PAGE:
Modified McMaster Technique for Goats

Written by FEC Source on . Posted in Blog

This procedure was shared by J-M Luginbuhl PhD Professor of meat goats and forage systems at North Carolina State University.

  Equipment Needed:

  • 100 x microscope with mechanical stage
  • Mixing vial: marked with 2 lines (one line marking 26 ml; one line marking 30 ml)
  • McMaster counting slide with 2 chambers
  • Tongue depressors or other tool for mixing
  • Plastic cups
  • Tea strainer
  • Medicine dropper, small syringe or pippet
  • Flotation solution – saturated salt solution or Fecasol
  • Feces: must be fresh or refrigerated less than one week. If the feces are exposed to warm temperatures for a period of time the eggs will hatch.

Preparation of Saturated Salt Solution (you will be able to analyze 80 samples):

1. Purchase “Morton Canning and Pickling Salt”  (4 lb box)

2. Fill up a container with 2.5 quarts of warm tap water

3. Add 2.0 lb of salt

4. Stir the solution for a few minutes to help dissolve the salt

5. Let the solution settle and sit for a day (there will be salt that does not get dissolved…that is OK)

6. When the solution is not cloudy anymore, pour off the liquid into another properly labeled container

7. Discard the salt

Collection of Fecal Sample

1. Restrain goat

2. Apply lubricating jelly to gloved finger

3. Insert index finger into goat’s hind end

4. Retrieve approximately 10-15 pellets

5. Place sample in labeled plastic fecal cup

6. Place cup on ice in a cooler

7. Once you get to the lab, transfer all samples to the refrigerator (do not let them sit in the cooler because the ice melts and the water may get into fecal cups) !

Modified McMaster Procedure:

1. Weigh out 4 g of feces into a clean labeled fecal cup

2. Add flotation solution exactly up to the bottom line of the mixing vial (26mls).

3. Add the solution to the 4 g of feces

4. Use a tongue depressor to crush the feces and to mix the feces well into solution.

5. Pour the solution through a tea strainer into a clean cup.

6. After letting the solution strain for a few minutes, tap the strainer against the cup until you just have a ball of feces left in the cup

7. Discard feces

8. Using a dropper or syringe, constantly stir the solution 20 times. Then immediately draw up solution from the TOP of the mixture.

9. Fill one chamber of the slide with the sample in the dropper or syringe by placing the syringe tip at the edge of the slide and discharging sufficient sample between the upper and lower slides to fill the area under the grid.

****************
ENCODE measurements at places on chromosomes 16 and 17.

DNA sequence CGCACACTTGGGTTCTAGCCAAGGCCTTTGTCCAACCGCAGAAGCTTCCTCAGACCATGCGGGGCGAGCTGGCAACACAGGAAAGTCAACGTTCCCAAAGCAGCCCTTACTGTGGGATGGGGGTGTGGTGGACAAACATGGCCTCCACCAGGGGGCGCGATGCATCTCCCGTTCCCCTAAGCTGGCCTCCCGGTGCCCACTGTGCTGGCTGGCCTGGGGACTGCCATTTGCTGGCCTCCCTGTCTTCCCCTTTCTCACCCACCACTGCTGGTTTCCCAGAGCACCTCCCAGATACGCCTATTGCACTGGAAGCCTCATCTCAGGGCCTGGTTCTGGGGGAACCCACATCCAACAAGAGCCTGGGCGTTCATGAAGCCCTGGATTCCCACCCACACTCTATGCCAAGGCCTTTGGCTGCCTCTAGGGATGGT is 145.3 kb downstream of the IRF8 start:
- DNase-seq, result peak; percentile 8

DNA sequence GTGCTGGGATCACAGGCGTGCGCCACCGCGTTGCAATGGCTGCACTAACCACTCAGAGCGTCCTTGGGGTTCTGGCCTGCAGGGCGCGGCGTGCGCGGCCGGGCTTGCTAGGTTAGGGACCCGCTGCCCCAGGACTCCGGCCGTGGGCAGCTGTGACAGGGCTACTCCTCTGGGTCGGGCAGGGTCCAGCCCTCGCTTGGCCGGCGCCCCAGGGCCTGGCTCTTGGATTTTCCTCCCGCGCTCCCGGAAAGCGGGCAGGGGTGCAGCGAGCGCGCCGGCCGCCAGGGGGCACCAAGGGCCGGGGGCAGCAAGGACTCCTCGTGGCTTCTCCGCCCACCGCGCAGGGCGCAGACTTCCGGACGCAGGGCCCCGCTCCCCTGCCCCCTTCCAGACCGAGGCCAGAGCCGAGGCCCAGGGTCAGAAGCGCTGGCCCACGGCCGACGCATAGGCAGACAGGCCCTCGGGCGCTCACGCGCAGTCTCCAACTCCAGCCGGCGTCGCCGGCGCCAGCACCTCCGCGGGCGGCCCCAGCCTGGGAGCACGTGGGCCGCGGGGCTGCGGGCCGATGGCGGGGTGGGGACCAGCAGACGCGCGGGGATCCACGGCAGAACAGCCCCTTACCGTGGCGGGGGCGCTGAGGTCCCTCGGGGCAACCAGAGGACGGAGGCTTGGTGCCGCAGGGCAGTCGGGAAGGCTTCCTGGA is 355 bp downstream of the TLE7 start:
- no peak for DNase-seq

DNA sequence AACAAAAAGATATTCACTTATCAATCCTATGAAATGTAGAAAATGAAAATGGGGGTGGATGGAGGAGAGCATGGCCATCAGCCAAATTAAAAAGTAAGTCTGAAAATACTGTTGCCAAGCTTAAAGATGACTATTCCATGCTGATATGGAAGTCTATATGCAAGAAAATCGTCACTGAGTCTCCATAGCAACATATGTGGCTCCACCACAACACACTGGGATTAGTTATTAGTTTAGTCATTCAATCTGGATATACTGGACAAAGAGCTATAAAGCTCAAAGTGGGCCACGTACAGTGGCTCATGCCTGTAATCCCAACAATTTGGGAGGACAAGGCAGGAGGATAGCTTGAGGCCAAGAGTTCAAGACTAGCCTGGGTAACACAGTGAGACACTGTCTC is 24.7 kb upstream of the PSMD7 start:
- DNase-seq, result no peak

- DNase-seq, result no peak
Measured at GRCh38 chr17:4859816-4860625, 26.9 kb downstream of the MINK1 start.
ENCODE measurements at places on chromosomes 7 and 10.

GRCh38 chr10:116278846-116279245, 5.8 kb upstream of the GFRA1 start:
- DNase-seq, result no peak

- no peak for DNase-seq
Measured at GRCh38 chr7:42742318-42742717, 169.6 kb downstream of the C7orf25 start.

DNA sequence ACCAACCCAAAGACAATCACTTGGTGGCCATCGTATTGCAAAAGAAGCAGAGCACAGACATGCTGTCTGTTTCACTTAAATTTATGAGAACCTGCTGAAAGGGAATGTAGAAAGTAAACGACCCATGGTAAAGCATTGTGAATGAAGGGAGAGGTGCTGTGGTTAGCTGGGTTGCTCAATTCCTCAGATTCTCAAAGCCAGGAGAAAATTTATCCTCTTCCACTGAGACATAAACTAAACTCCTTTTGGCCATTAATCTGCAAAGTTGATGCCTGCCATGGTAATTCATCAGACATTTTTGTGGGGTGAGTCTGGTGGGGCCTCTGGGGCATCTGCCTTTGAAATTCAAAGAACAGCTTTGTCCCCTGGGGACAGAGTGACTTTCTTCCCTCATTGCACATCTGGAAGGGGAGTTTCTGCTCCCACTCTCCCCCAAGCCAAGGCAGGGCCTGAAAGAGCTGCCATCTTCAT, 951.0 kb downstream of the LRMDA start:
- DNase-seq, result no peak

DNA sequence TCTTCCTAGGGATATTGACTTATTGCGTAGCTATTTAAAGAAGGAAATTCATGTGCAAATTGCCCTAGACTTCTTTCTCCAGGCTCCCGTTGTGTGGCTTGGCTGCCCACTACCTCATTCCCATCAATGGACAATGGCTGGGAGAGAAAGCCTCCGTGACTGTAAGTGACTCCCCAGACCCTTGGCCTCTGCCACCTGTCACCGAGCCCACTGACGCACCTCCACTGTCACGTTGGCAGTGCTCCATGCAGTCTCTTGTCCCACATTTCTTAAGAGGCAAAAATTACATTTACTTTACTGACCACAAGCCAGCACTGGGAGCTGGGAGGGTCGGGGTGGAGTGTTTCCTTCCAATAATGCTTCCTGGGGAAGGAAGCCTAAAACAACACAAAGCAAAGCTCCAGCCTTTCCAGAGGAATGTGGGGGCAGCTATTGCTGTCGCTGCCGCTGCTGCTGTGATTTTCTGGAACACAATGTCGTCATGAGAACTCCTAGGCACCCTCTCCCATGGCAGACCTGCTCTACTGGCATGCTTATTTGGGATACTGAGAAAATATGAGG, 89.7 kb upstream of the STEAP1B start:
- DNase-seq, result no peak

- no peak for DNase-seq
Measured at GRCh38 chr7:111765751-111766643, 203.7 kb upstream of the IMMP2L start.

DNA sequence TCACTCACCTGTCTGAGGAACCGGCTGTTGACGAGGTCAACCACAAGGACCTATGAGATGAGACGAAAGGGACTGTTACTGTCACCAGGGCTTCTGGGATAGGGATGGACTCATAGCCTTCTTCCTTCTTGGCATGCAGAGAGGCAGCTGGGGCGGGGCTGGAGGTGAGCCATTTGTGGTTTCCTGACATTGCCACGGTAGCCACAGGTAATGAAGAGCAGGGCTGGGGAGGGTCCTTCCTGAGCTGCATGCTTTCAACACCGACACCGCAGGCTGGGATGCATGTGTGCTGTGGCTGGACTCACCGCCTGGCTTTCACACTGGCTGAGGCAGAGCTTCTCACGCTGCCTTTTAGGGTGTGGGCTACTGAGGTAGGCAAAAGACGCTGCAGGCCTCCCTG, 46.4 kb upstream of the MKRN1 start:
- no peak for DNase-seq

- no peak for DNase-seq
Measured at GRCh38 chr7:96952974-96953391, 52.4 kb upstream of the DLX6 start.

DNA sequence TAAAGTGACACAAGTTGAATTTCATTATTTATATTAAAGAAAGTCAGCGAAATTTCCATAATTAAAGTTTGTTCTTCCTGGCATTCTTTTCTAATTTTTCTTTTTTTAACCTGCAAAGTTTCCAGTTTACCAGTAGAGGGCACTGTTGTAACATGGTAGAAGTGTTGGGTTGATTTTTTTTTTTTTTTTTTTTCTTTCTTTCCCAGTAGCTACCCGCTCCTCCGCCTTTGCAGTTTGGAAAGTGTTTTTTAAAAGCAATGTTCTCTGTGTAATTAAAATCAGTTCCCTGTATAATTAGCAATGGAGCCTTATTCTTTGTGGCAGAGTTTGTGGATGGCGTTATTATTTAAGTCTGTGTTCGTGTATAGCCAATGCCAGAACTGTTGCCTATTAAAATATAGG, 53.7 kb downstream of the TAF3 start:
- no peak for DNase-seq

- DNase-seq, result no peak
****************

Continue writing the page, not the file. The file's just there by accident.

10.Repeat steps 6 & 7 to fill the second chamber of the slide with a different drawn sample.

11.Allow the slide to sit long enough to allow the eggs to float to the top, near the gridlines (5 minutes). If allowed to sit too long, the eggs will fall away from the gridlines.

12.Place the slide on the microscope. Note: Sometimes you will only have enough sample to weigh out 2 g OR the fecal solution may be too dark and you will need to rerun it with only 2 g of sample. You will need to measure out 28 ml of flotation solution (this is in the middle of the lines on the mixing vial). You will also need to multiply your grid count by 50 to calculate eggs per gram feces (epg).

Examination Under Microscope at 100X:

1. Focus on the grid.

2. Count eggs inside and under the grid lines.

3. Record the number of eggs for each grid.

Calculations of EPG:

1. Add together the number of eggs counted under each of the two grids. Always use both grids.

2. Multiply their sum by 25

3. Example:

Step 1: Grid 1 has 10 eggs. Grid 2 has 11 eggs.

Step 2: 10+11=21

Step 3: Multiply 25 X 21 = 525

Step 4: EPG for this sample = 525

Cleanup of Materials:

• Rinse all materials used for the slide preparation with tap water between each sample. If reusing the dropper or syringe, rinse with flotation solution after rinsing with tap water.

• You can apply acetone to fecal cups to erase sharpie marker

• DO NOT apply acetone near McMaster slides as this will cause them to become cloudy and unusable.

• Before putting materials away for an extended period of time, wash them with warm, soapy water, rinse with tap water, then rinse with deionized water.  

Dr. Luginbuhl,  PhD is a Professor of Meat Goats & Forage Systems at North Carolina State University and is also Secretary-Treasurer of  The International Goat Association